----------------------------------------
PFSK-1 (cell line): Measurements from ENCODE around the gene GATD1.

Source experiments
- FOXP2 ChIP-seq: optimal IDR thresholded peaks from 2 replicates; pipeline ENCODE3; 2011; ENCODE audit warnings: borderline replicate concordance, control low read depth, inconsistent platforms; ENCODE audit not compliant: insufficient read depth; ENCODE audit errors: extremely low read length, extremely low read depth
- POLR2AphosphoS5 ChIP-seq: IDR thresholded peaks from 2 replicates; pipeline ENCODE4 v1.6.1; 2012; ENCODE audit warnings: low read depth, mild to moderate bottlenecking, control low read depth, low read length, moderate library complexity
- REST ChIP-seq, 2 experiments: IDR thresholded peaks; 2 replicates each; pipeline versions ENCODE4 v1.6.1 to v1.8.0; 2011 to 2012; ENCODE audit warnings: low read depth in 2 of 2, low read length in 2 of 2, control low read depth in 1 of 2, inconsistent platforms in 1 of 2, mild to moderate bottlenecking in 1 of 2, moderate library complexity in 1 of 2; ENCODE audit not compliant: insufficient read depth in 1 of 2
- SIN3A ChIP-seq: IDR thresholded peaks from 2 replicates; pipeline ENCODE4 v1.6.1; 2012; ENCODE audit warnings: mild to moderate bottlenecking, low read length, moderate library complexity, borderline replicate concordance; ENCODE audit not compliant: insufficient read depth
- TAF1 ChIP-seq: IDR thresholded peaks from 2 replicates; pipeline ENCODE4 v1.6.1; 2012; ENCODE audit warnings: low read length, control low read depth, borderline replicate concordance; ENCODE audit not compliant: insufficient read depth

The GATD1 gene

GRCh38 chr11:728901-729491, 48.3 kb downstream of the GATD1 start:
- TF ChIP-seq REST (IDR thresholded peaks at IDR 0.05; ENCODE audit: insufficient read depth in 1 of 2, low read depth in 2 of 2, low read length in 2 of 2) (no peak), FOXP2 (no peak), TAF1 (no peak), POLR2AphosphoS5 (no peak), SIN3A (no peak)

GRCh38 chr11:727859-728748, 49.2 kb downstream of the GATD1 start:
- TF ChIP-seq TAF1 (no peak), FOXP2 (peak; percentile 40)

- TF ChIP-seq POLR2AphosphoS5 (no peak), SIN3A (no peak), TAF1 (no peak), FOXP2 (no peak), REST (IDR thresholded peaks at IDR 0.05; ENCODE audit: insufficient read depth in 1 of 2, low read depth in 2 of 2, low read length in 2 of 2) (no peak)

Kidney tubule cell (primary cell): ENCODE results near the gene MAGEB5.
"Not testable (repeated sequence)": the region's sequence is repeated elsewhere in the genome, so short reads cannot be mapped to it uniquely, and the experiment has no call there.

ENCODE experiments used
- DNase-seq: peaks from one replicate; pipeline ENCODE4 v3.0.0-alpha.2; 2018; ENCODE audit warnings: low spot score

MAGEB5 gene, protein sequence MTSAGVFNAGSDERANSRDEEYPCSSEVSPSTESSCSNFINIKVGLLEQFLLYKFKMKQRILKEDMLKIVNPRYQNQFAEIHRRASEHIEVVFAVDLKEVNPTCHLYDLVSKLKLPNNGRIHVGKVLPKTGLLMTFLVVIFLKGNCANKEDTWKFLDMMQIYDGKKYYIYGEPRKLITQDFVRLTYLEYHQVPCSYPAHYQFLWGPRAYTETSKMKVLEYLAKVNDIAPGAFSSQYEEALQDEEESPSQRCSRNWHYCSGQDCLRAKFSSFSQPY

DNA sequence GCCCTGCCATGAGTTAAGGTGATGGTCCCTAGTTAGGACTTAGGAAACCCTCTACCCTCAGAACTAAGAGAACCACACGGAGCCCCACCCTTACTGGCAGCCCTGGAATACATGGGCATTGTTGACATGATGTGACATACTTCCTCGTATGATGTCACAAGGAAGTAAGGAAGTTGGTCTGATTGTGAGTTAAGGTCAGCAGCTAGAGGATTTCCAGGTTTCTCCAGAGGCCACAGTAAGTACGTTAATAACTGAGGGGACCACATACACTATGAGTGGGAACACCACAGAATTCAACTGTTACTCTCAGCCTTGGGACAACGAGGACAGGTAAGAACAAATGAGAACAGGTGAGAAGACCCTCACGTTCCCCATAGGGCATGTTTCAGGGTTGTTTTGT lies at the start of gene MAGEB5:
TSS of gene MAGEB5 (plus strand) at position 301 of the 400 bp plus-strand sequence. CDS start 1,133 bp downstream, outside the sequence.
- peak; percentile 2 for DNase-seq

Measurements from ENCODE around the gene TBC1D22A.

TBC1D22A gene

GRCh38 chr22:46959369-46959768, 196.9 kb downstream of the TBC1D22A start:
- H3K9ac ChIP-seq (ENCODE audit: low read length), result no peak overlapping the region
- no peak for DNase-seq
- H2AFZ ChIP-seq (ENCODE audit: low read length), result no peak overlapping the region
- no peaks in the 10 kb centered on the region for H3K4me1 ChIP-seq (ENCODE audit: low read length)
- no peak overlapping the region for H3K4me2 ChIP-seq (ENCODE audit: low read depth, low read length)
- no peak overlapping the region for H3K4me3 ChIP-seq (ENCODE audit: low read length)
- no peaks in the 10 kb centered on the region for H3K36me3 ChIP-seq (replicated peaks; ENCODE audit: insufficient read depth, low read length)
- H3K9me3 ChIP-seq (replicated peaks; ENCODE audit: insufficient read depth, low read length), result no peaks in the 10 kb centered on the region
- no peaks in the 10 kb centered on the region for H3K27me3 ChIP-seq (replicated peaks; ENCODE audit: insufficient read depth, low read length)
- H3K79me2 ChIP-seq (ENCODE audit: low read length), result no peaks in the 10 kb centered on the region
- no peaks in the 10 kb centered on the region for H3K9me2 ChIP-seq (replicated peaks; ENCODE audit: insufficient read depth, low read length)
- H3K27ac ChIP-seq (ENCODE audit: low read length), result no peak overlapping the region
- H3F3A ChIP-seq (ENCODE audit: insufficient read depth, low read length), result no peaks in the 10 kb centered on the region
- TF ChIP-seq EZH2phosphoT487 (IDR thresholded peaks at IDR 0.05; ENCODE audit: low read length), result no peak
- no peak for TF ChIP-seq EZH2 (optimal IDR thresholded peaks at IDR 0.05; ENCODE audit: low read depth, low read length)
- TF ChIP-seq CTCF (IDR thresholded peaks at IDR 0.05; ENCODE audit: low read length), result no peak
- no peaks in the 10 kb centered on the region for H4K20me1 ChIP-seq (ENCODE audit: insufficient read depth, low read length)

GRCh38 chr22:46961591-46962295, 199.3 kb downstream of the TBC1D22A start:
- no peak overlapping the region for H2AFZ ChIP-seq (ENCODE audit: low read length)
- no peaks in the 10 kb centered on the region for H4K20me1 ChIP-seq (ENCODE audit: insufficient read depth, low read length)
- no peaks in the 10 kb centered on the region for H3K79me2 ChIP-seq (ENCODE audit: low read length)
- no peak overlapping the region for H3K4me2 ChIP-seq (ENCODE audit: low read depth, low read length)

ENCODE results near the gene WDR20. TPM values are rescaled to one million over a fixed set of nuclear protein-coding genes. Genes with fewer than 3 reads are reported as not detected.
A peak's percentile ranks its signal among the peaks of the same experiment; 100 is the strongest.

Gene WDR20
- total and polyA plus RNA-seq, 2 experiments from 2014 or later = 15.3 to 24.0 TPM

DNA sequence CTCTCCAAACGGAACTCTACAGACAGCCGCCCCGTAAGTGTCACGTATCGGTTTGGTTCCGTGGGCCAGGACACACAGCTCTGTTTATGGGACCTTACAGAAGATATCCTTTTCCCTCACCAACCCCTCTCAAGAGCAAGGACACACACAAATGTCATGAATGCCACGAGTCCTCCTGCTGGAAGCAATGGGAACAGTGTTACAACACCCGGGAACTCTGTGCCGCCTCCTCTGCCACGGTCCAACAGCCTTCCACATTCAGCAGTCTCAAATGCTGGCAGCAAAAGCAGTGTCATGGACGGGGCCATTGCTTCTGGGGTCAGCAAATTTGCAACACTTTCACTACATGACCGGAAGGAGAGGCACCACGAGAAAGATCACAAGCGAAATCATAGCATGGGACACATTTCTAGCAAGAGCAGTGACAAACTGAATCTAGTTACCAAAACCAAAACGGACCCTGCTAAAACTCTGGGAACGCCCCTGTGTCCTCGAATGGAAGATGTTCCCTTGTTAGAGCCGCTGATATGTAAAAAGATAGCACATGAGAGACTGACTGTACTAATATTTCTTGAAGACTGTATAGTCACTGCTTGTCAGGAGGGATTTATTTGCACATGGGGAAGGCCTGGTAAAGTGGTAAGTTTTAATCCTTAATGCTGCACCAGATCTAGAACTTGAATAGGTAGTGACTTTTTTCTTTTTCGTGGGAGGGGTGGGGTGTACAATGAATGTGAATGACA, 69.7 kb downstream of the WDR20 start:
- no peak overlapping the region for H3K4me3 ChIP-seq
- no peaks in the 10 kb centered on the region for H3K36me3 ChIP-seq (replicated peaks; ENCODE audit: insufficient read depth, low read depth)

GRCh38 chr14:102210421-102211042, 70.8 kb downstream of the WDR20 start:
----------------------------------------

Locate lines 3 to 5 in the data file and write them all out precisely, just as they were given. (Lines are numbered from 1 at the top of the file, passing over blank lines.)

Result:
- FOXP2 ChIP-seq: optimal IDR thresholded peaks from 2 replicates; pipeline ENCODE3; 2011; ENCODE audit warnings: borderline replicate concordance, control low read depth, inconsistent platforms; ENCODE audit not compliant: insufficient read depth; ENCODE audit errors: extremely low read length, extremely low read depth
- POLR2AphosphoS5 ChIP-seq: IDR thresholded peaks from 2 replicates; pipeline ENCODE4 v1.6.1; 2012; ENCODE audit warnings: low read depth, mild to moderate bottlenecking, control low read depth, low read length, moderate library complexity
- REST ChIP-seq, 2 experiments: IDR thresholded peaks; 2 replicates each; pipeline versions ENCODE4 v1.6.1 to v1.8.0; 2011 to 2012; ENCODE audit warnings: low read depth in 2 of 2, low read length in 2 of 2, control low read depth in 1 of 2, inconsistent platforms in 1 of 2, mild to moderate bottlenecking in 1 of 2, moderate library complexity in 1 of 2; ENCODE audit not compliant: insufficient read depth in 1 of 2